Speed Up Your Internet Connection in Ubuntu Linux – Part 1 07/21/07
After you’ve installed Ubuntu, you may want to tweak your system further, such as improving how Ubuntu connects to the Internet, and therefore speed up your web surfing.
To accomplish this, we’re going to configure IPv6 and the TCP Window Size. Please remember to back up any critical files or data you may need as well as keep records of the settings you change. Doing so will help you recover in the event of a disaster. Keep in mind that you perform these configuration “tweaks” at your own risk.
These configuration tweaks are completed by entering commands into your “Terminal”. We will use Gedit although you can use Vi, nano, etc.
As a side note, if you do not want to enter “sudo” for each command, just begining your terminal session with this command:
IPV6 is an Internet protocol. Currently most applications use IPV4 and this can cause conflicts which slow down your system.
Complete the following to disable it.
sudo gedit /etc/modprobe.d/bad_list
and type this in:
alias net-pf-10 off
Then save the file.
Speed up Broadband Internet by editing the appropriate configuration file and adding the following information. – Or, you can use a tool called PowerTweak from here: sourceforge.net/projects/powertweak
sudo gedit /etc/sysctl.conf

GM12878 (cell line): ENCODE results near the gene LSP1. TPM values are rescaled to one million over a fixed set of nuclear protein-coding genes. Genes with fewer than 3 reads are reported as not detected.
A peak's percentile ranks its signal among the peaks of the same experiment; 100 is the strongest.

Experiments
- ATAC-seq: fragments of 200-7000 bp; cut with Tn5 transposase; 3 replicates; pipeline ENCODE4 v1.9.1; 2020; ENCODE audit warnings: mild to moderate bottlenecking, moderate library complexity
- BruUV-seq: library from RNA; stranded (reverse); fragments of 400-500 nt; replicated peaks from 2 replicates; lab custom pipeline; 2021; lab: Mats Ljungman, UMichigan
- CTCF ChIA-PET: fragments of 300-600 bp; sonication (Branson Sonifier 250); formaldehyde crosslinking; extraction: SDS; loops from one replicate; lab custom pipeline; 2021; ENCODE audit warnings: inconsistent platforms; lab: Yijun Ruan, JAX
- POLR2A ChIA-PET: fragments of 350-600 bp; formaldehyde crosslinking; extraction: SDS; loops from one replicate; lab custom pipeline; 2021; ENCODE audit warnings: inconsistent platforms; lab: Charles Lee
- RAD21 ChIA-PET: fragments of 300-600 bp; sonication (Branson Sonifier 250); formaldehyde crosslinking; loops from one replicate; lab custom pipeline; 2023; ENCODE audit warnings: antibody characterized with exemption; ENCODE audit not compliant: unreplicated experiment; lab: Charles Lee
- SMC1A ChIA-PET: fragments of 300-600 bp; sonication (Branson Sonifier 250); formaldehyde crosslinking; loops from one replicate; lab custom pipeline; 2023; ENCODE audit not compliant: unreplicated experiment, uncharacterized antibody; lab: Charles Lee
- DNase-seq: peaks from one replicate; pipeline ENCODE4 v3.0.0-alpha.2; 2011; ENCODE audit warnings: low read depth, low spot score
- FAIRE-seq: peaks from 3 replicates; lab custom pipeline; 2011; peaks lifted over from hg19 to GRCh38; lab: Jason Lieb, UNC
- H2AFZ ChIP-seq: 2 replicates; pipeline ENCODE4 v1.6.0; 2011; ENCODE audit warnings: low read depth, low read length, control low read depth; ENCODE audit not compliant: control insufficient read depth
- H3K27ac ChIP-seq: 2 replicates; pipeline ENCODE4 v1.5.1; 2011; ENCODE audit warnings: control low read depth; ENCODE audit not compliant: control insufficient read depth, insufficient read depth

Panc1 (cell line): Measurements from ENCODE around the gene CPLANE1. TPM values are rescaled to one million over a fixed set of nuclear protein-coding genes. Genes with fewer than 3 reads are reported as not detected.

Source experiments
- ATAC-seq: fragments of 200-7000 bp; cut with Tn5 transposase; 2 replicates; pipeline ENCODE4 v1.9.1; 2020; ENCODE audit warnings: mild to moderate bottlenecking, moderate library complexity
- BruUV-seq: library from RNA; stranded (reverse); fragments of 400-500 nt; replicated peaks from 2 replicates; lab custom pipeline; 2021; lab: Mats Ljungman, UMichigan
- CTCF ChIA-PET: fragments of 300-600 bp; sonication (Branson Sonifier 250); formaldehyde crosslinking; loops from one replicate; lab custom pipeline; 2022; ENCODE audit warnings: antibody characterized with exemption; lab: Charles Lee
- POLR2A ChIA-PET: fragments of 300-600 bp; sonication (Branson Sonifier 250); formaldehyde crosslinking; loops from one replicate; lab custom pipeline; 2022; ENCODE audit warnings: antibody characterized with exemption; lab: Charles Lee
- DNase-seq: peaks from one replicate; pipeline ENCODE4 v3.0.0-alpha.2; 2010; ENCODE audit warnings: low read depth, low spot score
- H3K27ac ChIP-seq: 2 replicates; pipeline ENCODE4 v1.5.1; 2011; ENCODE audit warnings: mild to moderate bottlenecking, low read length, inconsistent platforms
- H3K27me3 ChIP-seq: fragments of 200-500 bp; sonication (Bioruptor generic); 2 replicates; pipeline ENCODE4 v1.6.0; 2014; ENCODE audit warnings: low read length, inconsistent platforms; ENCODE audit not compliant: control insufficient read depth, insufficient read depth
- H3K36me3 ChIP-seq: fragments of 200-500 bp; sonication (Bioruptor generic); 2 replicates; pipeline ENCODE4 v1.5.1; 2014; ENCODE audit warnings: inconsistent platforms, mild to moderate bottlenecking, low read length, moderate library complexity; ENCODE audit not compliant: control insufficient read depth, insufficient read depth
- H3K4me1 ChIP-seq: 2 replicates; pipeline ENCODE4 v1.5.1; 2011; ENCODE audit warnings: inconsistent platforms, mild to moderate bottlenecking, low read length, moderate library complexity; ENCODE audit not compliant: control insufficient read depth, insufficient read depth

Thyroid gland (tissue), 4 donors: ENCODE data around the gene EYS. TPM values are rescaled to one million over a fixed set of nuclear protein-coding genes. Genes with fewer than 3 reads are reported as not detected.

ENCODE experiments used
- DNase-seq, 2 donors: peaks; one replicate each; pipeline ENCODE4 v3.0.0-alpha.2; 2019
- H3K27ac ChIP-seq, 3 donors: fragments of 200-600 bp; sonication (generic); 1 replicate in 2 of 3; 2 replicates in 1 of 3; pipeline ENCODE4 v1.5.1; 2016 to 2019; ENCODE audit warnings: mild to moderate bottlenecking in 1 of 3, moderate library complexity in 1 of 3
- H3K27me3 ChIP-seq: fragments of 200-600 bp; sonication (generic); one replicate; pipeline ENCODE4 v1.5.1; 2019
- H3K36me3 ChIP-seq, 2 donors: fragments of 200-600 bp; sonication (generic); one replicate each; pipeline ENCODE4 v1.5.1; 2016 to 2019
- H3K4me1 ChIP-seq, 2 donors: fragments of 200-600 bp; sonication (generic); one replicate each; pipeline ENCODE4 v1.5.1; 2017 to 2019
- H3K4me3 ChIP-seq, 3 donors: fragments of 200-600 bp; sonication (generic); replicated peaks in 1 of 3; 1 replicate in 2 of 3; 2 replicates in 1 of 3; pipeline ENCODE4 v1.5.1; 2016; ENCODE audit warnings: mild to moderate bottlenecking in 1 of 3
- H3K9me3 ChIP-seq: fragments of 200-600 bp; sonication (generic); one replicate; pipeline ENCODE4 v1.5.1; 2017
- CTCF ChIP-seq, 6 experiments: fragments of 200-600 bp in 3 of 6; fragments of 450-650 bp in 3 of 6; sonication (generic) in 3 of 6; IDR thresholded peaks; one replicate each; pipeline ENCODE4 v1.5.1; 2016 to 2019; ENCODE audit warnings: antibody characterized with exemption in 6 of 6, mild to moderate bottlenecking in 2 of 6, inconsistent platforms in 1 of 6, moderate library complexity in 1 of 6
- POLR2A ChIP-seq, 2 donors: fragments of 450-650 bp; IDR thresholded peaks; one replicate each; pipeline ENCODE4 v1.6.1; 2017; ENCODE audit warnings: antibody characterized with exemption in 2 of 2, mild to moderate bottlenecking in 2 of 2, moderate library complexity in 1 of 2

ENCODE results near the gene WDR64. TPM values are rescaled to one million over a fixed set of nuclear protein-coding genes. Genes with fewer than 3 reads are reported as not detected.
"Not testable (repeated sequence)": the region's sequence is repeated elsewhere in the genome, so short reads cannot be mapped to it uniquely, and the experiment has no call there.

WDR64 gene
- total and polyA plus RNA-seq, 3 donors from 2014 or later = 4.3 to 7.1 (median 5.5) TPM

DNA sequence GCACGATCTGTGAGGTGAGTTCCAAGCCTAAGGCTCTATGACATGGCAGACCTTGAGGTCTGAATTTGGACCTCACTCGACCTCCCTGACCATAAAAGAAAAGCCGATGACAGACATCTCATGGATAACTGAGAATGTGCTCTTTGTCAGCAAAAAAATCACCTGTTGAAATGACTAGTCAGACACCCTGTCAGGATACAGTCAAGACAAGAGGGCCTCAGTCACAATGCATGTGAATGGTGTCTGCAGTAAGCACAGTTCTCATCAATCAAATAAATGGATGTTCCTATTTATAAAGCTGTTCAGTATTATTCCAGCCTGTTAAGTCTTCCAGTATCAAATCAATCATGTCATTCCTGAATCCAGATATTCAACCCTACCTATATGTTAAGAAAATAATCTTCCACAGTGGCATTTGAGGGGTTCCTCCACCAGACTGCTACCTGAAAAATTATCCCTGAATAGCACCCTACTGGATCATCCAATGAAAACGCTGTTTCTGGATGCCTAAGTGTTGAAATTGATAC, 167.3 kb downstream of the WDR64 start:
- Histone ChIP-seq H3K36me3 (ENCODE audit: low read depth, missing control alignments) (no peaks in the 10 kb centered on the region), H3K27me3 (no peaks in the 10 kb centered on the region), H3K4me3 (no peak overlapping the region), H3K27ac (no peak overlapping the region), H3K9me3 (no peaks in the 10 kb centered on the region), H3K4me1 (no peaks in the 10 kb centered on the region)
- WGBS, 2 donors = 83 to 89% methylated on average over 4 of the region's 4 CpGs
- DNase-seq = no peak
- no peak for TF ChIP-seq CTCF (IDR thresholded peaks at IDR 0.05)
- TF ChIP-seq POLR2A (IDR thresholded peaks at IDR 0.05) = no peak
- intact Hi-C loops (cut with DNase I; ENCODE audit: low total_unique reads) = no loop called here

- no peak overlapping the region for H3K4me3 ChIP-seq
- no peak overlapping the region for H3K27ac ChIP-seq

The first four line deal with window size and you need to enter numbers that are best for you (because these ones may be too high). Here is what I mean by this:
Computers communicate by sending packets of data back and forth. When they connect with each other to send these packets they use the TCP (Transmission Control Protocol).
Your computer could begin the connection with a small package size, then the other computer might respond with a larger one. In turn your computer will reduce (scale down) the size of the package (to a bit more that your original package size). The other computer again responds with a larger packet size. This cycle continues until your computer or the responding computer meets their maximum package size.
If you choose a windows packet size that is too big, you will notice slower broadband performance (524288 works for me). If you notice a slow down, then reduce your window size.
The largest size you can use is 65536, however these are the three settings that seem to work best:
Which are all multiples of 1024 (or 1K).
Now add the following to the end of the file:
net.core.rmem_default = 524288
net.core.rmem_max = 524288
net.core.wmem_default = 524288
net.core.wmem_max = 524288
net.ipv4.tcp_wmem = 4096 87380 524288
net.ipv4.tcp_rmem = 4096 87380 524288
net.ipv4.tcp_mem = 524288 524288 524288
net.ipv4.tcp_rfc1337 = 1
net.ipv4.ip_no_pmtu_disc = 0
net.ipv4.tcp_sack = 1
net.ipv4.tcp_fack = 1
net.ipv4.tcp_window_scaling = 1
net.ipv4.tcp_timestamps = 1
net.ipv4.tcp_ecn = 0
net.ipv4.route.flush = 1
After adding these line you do not need to reboot, instead just reset the file by issuing this command:
sudo sysctl -p
After completing this, you should notice improved web surfing speed. If not, remember to go back and adjust your TCP window size and try again.
Part 2 of this article, which contains more technical information, can be found here: ubuntulinuxhelp.com/speed-up-your-internet-connection-in-ubuntu-linux-part-2/